Although specific reference may be made in this text to the use of lithographic apparatus in the manufacture of ICs, it should be understood that the lithographic apparatus described herein may have other applications, such as the manufacture of integrated optical systems, guidance and detection patterns for magnetic domain memories, flat-panel displays, liquid-crystal displays (LCDs), thin-film magnetic heads, etc. The skilled artisan will appreciate that, in the context of such alternative applications, any use of the terms “wafer” or “die” herein may be considered as synonymous with the more general terms “substrate” or “target portion”, respectively. The substrate referred to herein may be processed, before or after exposure, in for example a track (a tool that typically applies a layer of resist to a substrate and develops the exposed resist), a metrology tool and/or an inspection tool. Where applicable, the disclosure herein may be applied to such and other substrate processing tools. Further, the substrate may be processed more than once, for example in order to create a multi-layer IC; so that the term substrate used herein may also refer to a substrate that already contains multiple processed layers.

Although specific reference may have been made above to the use of embodiments of the invention in the context of optical lithography, it will be appreciated that the invention may be used in other applications, for example imprint lithography, and where the context allows, is not limited to optical lithography. In imprint lithography a topography in a patterning device defines the pattern created on a substrate. The topography of the patterning device may be pressed into a layer of resist supplied to the substrate whereupon the resist is cured by applying electromagnetic radiation, heat, pressure or a combination thereof. The patterning device is moved out of the resist leaving a pattern in it after the resist is cured.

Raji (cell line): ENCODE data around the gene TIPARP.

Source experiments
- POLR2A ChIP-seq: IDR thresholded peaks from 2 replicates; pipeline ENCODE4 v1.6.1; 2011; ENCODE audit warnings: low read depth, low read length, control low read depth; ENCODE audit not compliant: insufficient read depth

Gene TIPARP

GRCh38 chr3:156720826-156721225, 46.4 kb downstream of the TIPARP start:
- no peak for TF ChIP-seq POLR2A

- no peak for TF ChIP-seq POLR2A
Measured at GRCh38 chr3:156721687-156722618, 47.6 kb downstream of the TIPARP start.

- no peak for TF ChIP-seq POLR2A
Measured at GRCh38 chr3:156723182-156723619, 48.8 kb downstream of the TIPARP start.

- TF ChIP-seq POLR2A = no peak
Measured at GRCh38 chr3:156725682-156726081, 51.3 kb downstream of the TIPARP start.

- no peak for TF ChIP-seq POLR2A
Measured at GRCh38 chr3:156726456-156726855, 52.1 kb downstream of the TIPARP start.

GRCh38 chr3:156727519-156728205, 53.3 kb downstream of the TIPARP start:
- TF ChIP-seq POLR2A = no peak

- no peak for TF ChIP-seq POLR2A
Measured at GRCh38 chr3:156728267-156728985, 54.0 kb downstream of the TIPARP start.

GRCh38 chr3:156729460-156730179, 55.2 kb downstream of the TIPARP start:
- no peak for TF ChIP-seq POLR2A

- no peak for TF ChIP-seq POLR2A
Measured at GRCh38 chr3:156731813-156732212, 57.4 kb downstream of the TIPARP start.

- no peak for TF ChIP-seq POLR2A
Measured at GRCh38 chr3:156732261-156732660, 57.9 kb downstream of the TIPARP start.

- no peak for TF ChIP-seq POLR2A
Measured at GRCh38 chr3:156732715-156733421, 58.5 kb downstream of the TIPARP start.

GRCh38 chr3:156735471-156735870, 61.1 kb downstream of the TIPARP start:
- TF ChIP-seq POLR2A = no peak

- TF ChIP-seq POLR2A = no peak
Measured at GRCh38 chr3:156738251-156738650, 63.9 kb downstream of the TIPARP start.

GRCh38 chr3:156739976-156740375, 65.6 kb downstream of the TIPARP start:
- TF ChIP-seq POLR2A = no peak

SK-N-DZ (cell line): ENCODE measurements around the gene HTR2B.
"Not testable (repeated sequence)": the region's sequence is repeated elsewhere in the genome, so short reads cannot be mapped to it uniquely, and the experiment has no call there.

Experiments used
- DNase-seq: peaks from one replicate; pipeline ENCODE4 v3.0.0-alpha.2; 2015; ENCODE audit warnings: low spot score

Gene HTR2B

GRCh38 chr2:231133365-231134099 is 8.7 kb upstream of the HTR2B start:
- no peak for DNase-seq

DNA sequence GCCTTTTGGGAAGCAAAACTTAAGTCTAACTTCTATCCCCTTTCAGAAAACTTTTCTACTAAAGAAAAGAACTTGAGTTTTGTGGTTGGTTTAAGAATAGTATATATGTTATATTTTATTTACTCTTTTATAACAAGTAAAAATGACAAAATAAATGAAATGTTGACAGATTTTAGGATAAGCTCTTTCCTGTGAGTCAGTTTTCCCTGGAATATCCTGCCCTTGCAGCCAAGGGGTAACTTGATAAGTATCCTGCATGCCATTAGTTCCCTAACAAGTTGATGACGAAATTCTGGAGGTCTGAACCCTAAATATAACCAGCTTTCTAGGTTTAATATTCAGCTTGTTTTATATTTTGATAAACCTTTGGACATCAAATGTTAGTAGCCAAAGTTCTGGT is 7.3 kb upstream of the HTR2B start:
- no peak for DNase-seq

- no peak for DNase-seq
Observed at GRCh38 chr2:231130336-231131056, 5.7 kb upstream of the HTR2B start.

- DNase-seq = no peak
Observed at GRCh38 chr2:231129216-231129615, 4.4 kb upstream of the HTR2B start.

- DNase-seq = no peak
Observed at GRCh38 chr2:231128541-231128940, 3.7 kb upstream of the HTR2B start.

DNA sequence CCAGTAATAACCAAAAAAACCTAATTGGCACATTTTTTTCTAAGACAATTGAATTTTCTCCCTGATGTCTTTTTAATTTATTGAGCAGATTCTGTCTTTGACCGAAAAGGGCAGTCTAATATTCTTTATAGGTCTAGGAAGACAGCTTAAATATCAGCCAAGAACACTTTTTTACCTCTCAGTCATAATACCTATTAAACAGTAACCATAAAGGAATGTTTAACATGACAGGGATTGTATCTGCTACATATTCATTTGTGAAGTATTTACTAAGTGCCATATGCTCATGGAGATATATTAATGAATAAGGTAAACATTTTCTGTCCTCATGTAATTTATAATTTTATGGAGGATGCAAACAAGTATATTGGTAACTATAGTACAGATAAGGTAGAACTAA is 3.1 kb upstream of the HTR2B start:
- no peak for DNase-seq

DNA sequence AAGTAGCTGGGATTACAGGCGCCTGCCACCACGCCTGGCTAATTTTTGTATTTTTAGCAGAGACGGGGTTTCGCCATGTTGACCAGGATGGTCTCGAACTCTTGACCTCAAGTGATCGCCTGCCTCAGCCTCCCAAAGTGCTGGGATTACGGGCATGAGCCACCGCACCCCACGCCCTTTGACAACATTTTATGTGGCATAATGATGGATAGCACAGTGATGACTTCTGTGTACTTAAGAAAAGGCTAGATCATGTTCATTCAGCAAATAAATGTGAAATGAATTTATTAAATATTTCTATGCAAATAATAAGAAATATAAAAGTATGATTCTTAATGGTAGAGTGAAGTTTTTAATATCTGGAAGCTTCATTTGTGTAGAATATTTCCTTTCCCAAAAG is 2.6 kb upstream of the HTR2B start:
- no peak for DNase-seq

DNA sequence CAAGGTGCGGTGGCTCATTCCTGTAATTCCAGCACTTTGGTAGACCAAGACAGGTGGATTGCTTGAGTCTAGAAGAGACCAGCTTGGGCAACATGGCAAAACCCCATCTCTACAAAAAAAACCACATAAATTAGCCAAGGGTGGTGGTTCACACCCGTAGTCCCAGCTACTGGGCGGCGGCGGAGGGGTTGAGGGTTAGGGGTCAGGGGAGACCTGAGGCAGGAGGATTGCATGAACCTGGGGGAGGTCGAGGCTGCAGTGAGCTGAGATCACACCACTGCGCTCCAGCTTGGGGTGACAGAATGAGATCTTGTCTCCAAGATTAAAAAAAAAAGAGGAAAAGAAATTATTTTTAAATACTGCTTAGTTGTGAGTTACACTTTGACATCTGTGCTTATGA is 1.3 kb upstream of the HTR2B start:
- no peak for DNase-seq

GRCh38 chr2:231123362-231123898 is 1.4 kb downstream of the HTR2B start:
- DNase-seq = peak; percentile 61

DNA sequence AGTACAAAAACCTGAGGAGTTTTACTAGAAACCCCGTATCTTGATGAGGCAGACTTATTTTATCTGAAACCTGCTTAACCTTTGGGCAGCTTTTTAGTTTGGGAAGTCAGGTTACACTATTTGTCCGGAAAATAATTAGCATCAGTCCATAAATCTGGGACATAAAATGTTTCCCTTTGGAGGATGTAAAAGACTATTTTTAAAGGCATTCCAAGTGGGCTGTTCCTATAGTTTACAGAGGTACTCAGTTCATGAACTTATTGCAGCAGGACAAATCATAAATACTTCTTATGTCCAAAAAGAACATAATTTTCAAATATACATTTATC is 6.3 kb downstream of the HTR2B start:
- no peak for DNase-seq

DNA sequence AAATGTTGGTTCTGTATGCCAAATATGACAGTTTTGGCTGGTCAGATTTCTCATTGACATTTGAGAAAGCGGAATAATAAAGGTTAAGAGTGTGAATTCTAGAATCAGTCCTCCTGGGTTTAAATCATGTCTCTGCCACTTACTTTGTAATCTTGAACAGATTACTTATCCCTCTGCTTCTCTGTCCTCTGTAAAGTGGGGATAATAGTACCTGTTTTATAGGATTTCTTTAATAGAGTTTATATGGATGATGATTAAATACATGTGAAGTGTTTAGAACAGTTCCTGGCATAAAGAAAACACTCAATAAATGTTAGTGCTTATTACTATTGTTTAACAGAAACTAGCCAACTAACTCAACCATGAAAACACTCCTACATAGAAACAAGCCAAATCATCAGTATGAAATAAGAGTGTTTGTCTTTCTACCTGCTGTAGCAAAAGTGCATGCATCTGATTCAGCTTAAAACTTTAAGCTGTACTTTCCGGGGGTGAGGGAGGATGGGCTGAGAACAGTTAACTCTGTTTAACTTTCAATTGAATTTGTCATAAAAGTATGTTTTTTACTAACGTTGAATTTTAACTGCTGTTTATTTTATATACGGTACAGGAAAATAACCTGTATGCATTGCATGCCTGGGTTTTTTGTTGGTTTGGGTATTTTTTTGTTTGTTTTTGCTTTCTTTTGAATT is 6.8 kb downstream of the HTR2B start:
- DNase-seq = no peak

The terms “radiation” and “beam” used herein encompass all types of electromagnetic radiation, including ultraviolet (UV) radiation (e.g. having a wavelength of or about 365, 355, 248, 193, 157 or 126 nm) and extreme ultra-violet (EUV) radiation (e.g. having a wavelength in the range of 5-20 nm), as well as particle beams, such as ion beams or electron beams.

The term “lens”, where the context allows, may refer to any one or combination of various types of optical components, including refractive, reflective, magnetic, electromagnetic and electrostatic optical components.

While specific embodiments of the invention have been described above, it will be appreciated that the invention may be practiced otherwise than as described. For example, the invention may take the form of a computer program containing one or more sequences of machine-readable instructions describing a method as disclosed above, or a data storage medium (e.g. semiconductor memory, magnetic or optical disk) having such a computer program stored therein. Further, an embodiment of the invention may take the form one or more hardware and/or software devices configured to practice one or more of the methods according to an embodiment of the invention.

The descriptions above are intended to be illustrative, not limiting. Thus, it will be apparent to one skilled in the art that modifications may be made to the invention as described without departing from the scope of the claims set out below.

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Non-Patent Citations
Reference
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Referenced by
Citing PatentFiling datePublication dateApplicantTitle
US8625078 *Apr 6, 2011Jan 7, 2014Nanya Technology Corp.Illumination design for lens heating mitigation
US20120257177 *Apr 6, 2011Oct 11, 2012Jianming ZhouIllumination design for lens heating mitigation
Classifications
U.S. Classification355/53, 355/55, 355/52, 355/57, 355/401, 355/67
International ClassificationG03B27/42
Cooperative ClassificationG03F7/70125, G03F7/70891
European ClassificationG03F7/70D10, G03F7/70P6D2
Legal Events
DateCodeEventDescription
May 9, 2007ASAssignment
Owner name: ASML NETHERLANDS B.V., NETHERLANDS
Free format text: ASSIGNMENT OF ASSIGNORS INTEREST;ASSIGNORS:VAN DER LAAN, HANS;DE WINTER, LAURENTIS CORNELIUS;REEL/FRAME:019305/0543
Effective date: 20070504